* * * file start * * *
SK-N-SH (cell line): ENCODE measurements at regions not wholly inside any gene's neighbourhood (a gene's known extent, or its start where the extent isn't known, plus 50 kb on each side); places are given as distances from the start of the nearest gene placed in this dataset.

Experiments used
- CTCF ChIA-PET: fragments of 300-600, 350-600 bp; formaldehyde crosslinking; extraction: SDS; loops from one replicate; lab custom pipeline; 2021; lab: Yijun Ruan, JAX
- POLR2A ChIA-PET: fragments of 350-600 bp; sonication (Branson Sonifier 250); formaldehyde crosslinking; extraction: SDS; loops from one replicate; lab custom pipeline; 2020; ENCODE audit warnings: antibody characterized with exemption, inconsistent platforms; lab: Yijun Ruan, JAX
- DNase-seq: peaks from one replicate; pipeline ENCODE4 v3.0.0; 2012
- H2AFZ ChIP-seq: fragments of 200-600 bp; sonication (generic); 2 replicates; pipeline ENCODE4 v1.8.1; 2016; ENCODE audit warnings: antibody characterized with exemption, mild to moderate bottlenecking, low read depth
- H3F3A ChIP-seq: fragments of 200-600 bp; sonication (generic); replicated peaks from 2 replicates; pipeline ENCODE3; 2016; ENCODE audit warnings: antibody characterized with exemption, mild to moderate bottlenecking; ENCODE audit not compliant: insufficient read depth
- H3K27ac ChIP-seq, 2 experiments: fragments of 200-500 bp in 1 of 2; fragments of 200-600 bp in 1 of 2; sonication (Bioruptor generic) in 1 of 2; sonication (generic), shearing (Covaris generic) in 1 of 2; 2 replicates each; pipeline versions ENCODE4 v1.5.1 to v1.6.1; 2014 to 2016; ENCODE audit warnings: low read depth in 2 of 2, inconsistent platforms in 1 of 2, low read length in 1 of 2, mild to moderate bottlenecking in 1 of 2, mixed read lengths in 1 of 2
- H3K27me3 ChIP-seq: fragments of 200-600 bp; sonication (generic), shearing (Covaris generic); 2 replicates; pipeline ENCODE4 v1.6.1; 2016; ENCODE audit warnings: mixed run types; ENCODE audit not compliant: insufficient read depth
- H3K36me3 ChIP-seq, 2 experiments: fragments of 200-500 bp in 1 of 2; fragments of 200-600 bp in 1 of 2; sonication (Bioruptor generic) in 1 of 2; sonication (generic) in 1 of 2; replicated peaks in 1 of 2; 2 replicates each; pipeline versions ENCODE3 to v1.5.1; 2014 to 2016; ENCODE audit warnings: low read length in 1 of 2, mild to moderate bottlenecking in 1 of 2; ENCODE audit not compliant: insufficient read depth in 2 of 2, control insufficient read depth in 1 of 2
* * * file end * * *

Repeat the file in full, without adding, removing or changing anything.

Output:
SK-N-SH (cell line): ENCODE measurements at regions not wholly inside any gene's neighbourhood (a gene's known extent, or its start where the extent isn't known, plus 50 kb on each side); places are given as distances from the start of the nearest gene placed in this dataset.

Experiments used
- CTCF ChIA-PET: fragments of 300-600, 350-600 bp; formaldehyde crosslinking; extraction: SDS; loops from one replicate; lab custom pipeline; 2021; lab: Yijun Ruan, JAX
- POLR2A ChIA-PET: fragments of 350-600 bp; sonication (Branson Sonifier 250); formaldehyde crosslinking; extraction: SDS; loops from one replicate; lab custom pipeline; 2020; ENCODE audit warnings: antibody characterized with exemption, inconsistent platforms; lab: Yijun Ruan, JAX
- DNase-seq: peaks from one replicate; pipeline ENCODE4 v3.0.0; 2012
- H2AFZ ChIP-seq: fragments of 200-600 bp; sonication (generic); 2 replicates; pipeline ENCODE4 v1.8.1; 2016; ENCODE audit warnings: antibody characterized with exemption, mild to moderate bottlenecking, low read depth
- H3F3A ChIP-seq: fragments of 200-600 bp; sonication (generic); replicated peaks from 2 replicates; pipeline ENCODE3; 2016; ENCODE audit warnings: antibody characterized with exemption, mild to moderate bottlenecking; ENCODE audit not compliant: insufficient read depth
- H3K27ac ChIP-seq, 2 experiments: fragments of 200-500 bp in 1 of 2; fragments of 200-600 bp in 1 of 2; sonication (Bioruptor generic) in 1 of 2; sonication (generic), shearing (Covaris generic) in 1 of 2; 2 replicates each; pipeline versions ENCODE4 v1.5.1 to v1.6.1; 2014 to 2016; ENCODE audit warnings: low read depth in 2 of 2, inconsistent platforms in 1 of 2, low read length in 1 of 2, mild to moderate bottlenecking in 1 of 2, mixed read lengths in 1 of 2
- H3K27me3 ChIP-seq: fragments of 200-600 bp; sonication (generic), shearing (Covaris generic); 2 replicates; pipeline ENCODE4 v1.6.1; 2016; ENCODE audit warnings: mixed run types; ENCODE audit not compliant: insufficient read depth
- H3K36me3 ChIP-seq, 2 experiments: fragments of 200-500 bp in 1 of 2; fragments of 200-600 bp in 1 of 2; sonication (Bioruptor generic) in 1 of 2; sonication (generic) in 1 of 2; replicated peaks in 1 of 2; 2 replicates each; pipeline versions ENCODE3 to v1.5.1; 2014 to 2016; ENCODE audit warnings: low read length in 1 of 2, mild to moderate bottlenecking in 1 of 2; ENCODE audit not compliant: insufficient read depth in 2 of 2, control insufficient read depth in 1 of 2